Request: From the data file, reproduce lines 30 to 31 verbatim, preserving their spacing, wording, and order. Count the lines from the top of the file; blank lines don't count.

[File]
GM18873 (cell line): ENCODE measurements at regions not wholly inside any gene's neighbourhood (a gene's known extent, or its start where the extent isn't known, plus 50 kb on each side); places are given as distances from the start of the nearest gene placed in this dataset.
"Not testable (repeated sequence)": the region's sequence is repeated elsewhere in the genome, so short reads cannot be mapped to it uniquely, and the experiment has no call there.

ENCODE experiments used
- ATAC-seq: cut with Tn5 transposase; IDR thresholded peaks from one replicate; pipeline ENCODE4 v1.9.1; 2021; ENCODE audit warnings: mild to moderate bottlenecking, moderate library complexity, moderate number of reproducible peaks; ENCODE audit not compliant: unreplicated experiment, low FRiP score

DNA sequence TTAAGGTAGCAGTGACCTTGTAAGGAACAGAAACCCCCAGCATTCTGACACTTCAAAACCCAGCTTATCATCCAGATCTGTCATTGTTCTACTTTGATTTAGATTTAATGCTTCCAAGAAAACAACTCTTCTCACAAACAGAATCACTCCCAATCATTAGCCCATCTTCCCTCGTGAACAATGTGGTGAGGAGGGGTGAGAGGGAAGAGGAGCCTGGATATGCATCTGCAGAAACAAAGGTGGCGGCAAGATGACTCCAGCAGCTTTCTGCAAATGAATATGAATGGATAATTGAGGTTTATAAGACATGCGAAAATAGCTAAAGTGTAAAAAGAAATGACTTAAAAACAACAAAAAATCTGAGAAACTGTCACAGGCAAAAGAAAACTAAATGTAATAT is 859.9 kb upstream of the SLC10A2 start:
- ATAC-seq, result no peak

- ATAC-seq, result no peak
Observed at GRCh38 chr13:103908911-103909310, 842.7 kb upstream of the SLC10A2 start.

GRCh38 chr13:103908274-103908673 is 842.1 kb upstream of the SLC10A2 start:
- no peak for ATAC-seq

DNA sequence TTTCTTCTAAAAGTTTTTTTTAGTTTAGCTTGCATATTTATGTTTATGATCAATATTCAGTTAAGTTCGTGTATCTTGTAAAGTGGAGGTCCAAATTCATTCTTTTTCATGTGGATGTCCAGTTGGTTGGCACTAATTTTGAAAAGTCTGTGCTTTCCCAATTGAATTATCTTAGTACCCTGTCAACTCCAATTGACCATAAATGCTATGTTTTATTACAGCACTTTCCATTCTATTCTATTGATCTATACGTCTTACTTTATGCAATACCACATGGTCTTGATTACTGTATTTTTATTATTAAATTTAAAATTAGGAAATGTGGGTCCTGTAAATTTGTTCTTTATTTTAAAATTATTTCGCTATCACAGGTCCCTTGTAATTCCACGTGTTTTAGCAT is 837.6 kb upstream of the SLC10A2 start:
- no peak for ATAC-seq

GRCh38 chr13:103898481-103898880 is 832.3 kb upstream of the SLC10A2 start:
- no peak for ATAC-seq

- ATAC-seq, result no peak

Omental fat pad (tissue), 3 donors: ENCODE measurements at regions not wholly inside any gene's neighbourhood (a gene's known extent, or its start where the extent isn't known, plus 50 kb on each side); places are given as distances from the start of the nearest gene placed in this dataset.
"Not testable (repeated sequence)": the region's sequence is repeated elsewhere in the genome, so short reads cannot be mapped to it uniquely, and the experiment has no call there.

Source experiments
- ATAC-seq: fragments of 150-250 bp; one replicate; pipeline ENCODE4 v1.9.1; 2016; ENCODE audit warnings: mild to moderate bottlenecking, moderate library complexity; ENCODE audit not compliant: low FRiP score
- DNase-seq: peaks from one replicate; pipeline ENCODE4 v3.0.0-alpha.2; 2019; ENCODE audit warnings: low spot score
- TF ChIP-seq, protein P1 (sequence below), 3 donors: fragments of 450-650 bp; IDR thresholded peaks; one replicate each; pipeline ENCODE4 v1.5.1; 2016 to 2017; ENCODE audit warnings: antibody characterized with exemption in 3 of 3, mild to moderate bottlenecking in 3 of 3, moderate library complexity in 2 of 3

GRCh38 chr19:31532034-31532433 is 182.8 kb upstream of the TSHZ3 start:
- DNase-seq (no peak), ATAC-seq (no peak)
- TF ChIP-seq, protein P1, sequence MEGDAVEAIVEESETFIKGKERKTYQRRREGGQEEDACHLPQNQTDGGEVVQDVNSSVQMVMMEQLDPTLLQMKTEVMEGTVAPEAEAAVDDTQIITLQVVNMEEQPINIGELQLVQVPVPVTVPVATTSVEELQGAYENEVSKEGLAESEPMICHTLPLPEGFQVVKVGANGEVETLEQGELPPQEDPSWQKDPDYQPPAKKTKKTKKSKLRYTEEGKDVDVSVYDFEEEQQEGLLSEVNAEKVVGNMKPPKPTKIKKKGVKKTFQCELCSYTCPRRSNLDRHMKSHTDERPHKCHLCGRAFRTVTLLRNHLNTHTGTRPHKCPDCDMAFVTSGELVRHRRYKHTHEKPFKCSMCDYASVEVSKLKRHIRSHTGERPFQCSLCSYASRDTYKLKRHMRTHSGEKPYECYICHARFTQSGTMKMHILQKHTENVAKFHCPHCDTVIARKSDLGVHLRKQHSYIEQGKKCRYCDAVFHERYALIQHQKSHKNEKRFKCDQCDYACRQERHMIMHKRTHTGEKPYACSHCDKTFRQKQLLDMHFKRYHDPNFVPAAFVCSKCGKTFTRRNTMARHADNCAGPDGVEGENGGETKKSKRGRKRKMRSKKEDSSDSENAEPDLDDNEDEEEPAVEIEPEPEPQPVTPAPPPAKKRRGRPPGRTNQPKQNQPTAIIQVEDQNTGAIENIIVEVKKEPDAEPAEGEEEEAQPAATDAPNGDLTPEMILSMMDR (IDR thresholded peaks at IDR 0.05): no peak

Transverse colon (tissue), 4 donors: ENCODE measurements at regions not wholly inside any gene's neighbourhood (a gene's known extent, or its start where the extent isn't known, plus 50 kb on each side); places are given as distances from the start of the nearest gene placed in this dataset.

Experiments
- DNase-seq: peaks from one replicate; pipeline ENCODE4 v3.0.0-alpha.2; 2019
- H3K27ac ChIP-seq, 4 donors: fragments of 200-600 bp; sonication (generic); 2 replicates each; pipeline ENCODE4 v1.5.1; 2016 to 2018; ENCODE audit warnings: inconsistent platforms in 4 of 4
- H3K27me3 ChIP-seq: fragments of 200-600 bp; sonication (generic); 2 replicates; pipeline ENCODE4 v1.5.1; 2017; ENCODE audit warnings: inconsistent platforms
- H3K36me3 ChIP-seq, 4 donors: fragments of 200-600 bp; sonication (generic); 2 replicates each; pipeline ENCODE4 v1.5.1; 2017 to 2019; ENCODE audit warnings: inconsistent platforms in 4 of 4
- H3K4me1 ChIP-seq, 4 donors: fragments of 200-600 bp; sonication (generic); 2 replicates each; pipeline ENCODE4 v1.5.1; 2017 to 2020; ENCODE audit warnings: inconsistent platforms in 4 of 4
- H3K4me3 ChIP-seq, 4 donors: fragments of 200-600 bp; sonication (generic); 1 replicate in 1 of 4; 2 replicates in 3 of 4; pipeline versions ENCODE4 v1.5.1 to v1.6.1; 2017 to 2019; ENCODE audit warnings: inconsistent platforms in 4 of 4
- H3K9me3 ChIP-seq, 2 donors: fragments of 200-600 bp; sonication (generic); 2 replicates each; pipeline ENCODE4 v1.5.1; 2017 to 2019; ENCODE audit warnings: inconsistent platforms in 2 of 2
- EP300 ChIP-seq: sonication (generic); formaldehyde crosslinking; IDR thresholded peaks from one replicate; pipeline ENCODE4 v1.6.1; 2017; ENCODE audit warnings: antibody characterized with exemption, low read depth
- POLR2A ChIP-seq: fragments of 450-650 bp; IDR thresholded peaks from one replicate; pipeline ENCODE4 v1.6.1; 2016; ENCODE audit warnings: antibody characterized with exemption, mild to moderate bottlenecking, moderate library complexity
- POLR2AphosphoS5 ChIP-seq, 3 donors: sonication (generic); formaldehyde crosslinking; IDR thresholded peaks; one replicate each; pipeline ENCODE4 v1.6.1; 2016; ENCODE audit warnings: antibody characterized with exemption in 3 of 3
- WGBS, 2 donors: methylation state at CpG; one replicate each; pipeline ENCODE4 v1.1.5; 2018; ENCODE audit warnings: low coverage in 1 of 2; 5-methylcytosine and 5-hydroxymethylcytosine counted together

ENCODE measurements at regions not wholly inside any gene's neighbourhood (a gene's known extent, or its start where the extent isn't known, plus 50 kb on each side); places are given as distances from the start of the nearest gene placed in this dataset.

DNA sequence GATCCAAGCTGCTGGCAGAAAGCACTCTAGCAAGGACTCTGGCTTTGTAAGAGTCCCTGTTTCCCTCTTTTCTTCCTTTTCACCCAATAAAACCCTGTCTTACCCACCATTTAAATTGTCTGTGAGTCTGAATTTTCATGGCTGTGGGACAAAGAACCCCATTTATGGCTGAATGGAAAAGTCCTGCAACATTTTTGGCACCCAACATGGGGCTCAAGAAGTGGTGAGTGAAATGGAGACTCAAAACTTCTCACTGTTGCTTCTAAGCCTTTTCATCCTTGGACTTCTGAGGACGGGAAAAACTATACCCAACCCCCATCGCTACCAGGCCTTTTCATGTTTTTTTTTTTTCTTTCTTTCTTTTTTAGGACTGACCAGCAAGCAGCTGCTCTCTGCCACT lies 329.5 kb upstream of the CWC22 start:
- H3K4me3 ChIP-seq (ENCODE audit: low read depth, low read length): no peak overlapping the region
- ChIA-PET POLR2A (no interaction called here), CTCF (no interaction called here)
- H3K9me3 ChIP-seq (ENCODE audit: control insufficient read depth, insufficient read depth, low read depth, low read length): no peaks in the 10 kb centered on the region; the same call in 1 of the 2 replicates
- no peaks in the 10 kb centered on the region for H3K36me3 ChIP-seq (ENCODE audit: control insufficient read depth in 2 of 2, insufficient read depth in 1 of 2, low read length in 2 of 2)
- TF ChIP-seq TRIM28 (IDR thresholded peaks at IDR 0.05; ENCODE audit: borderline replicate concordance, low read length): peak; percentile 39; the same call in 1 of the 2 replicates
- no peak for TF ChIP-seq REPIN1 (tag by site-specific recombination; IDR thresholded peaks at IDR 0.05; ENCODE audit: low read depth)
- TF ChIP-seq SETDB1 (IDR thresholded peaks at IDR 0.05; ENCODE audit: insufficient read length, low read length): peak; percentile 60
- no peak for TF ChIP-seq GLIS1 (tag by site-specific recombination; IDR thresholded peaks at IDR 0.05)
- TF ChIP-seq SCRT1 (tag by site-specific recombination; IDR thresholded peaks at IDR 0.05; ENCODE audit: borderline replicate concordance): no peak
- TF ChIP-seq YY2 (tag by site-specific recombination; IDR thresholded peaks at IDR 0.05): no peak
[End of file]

- H3K36me3 ChIP-seq, 4 donors: fragments of 200-600 bp; sonication (generic); 2 replicates each; pipeline ENCODE4 v1.5.1; 2017 to 2019; ENCODE audit warnings: inconsistent platforms in 4 of 4
- H3K4me1 ChIP-seq, 4 donors: fragments of 200-600 bp; sonication (generic); 2 replicates each; pipeline ENCODE4 v1.5.1; 2017 to 2020; ENCODE audit warnings: inconsistent platforms in 4 of 4